“Three years later, I have my own company that has made a total turnover of £1.5 million, I’m married, I have a baby and my wife is pregnant with another on the way in January. It’s a fairy tale come true. Lord Sugar and I own 50 per cent each of the company. I see him regularly — just this morning in fact, because my team is based in his office. To me, he’s a bit of a genius.
“But he can still be pretty hard on me. The other day I presented what I thought was a brilliant idea to him in a board meeting — and he thought I was joking. He said: ’Are you mad? This is utter rubbish!’”
Tom Gearing – Series eight (runner-up)
CEO of Cult Wines, a company he set up while still at university
“What did I learn personally from Lord Sugar? The way The Apprentice is filmed, you don’t get a lot of exposure to him. You only see him when you’re in the boardroom. So it’s difficult to say. For me it was more about the experience of working under pressure, with different people.”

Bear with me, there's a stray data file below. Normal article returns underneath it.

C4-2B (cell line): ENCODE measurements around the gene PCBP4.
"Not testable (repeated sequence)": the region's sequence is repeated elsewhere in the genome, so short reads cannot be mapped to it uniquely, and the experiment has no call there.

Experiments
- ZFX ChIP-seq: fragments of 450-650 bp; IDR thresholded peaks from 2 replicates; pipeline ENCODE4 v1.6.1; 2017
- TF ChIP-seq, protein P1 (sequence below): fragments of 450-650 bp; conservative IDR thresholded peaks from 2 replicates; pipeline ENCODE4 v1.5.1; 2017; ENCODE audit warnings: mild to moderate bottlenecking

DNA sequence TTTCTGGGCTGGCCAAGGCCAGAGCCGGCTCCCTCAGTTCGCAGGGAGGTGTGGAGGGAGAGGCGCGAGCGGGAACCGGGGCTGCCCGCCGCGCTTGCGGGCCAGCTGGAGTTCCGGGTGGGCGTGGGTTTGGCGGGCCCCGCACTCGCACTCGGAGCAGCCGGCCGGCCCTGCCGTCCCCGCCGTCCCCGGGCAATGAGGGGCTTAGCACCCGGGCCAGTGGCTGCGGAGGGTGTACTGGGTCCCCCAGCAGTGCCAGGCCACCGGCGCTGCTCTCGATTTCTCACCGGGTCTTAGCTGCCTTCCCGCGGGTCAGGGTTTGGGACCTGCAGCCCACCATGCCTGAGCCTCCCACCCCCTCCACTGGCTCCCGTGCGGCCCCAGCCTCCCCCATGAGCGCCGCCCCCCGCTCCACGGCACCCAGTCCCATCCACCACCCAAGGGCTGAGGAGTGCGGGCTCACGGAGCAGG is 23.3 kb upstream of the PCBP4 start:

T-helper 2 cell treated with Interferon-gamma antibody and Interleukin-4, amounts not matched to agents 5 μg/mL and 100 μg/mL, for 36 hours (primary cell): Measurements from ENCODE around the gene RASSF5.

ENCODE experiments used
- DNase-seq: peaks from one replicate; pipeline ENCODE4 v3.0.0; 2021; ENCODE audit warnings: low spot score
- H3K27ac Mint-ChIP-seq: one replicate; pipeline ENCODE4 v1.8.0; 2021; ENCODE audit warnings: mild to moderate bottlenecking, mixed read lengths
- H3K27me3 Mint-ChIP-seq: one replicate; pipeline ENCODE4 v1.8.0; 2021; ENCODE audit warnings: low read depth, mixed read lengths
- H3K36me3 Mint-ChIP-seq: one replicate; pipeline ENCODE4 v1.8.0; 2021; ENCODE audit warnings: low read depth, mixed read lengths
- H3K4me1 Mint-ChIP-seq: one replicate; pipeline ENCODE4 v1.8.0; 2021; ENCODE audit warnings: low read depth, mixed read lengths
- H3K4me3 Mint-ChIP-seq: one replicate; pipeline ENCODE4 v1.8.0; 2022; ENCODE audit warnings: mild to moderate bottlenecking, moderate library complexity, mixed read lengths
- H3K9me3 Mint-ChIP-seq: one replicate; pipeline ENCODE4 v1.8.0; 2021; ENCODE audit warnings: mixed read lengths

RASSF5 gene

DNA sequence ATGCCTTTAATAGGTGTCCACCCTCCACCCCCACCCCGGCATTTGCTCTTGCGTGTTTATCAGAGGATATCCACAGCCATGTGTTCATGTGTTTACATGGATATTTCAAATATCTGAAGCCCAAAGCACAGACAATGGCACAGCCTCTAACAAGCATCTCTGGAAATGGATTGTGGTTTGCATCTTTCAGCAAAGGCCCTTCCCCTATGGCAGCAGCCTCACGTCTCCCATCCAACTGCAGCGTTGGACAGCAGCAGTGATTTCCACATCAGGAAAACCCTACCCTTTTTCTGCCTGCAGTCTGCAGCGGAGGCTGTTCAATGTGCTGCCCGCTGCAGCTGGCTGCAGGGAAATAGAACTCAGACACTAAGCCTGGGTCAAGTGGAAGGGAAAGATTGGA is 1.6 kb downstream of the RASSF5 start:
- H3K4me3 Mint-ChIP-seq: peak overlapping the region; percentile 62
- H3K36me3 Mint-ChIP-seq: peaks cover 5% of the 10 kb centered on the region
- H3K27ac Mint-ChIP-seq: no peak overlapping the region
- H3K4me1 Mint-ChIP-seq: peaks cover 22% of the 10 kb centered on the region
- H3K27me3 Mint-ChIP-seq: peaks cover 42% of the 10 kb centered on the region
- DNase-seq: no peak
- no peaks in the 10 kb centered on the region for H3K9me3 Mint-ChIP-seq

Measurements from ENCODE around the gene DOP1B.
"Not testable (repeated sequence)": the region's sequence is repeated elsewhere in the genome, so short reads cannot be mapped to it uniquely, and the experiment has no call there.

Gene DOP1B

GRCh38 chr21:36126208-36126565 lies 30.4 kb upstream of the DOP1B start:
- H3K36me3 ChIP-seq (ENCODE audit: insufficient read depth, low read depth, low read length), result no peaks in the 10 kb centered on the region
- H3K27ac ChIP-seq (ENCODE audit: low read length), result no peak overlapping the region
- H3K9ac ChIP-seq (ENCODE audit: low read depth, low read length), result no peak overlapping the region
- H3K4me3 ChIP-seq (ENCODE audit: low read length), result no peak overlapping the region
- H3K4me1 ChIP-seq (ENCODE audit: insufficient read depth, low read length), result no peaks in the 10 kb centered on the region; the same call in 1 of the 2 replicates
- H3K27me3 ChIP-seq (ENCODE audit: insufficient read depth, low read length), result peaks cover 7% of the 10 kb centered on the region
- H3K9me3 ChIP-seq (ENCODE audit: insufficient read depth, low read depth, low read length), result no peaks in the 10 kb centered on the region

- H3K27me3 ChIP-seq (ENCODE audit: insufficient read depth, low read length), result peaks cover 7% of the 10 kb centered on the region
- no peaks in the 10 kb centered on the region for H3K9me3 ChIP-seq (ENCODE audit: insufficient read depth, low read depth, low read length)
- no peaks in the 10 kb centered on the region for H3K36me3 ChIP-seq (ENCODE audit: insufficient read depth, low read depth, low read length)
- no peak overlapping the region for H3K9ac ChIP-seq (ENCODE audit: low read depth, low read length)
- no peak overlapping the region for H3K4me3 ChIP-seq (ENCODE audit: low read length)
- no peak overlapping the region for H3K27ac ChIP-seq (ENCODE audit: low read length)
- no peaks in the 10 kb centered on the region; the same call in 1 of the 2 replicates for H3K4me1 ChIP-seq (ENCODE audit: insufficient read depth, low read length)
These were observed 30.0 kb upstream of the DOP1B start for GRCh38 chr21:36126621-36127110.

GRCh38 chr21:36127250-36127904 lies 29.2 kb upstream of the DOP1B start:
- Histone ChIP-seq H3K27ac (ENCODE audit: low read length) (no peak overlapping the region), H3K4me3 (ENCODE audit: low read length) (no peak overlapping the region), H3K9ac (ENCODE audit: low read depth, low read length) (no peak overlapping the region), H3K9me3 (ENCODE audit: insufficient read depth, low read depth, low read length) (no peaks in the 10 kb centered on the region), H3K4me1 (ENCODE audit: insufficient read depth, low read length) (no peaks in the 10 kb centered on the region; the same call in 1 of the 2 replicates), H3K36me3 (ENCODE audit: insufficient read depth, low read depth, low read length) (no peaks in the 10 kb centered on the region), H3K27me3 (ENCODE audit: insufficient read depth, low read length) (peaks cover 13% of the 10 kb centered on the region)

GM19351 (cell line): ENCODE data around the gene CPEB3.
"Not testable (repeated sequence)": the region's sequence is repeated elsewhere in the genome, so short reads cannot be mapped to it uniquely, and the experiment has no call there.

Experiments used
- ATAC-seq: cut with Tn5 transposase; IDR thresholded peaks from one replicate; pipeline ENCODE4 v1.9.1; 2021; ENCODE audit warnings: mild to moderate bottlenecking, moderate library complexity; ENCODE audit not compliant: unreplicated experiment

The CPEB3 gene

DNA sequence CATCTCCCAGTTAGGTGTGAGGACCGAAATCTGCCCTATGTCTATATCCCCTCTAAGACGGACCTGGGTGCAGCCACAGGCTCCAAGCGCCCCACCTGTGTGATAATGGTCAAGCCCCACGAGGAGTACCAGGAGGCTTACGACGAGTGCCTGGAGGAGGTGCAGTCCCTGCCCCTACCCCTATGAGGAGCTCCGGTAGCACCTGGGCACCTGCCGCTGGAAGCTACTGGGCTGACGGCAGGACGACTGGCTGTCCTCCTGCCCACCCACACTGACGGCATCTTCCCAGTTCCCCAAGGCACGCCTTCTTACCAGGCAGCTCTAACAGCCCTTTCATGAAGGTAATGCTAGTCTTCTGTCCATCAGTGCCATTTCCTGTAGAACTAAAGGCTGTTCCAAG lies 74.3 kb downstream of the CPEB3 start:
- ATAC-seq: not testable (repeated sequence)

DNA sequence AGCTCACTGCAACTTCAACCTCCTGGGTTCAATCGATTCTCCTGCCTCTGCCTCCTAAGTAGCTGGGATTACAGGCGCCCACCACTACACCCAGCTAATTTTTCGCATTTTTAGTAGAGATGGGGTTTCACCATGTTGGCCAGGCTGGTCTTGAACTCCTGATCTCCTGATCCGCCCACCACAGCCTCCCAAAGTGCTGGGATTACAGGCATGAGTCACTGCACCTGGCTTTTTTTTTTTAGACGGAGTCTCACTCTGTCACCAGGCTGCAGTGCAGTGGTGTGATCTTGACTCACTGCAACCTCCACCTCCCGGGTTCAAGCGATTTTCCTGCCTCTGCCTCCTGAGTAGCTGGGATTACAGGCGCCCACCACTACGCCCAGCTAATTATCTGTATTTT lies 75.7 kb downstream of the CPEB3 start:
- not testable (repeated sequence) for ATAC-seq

Adam Corbally – Series 8 candidate and voted RadioTimes.com’s readers’ favourite candidate of all time
Continues to invest in property, is a motivational speaker and has just launched his own concierge company.
“I learnt a lot, made a lot of friends, made some money can’t buy experiences. And I’m very, very grateful and thankful. I’ve got massive, massive respect for Nick, Karren and Lord Sugar and everybody should have, because they’re all very credible individuals.
“It’s the only show even before I was on it I watched every week. I used to pause it, that’s how much of a fan I was, and sit and tell whoever I was sat with where they were going wrong and what they should be doing. It used to take me two hours to watch a one-hour show because I was so opinionated and I thought I could win it. Then it was like ‘Go on then, put your money where your mouth is’. I didn’t win it, but at least I had a go.”
Leah Totton – Series nine (winner)
Set up a cosmetic clinic in the City of London
“Lord Sugar owns 50 per cent of the business but has no day-to-day role. As a mentor, he’s incredibly valuable. He’s always there if I pick up the phone and sometimes pops into the clinic to see how things are going. But he’s not always on your back – he leaves me to it. He’s more of a troubleshooter.
“Has he had any Botox treatments? I’ve repeatedly offered them, but he won’t. There’s still time…”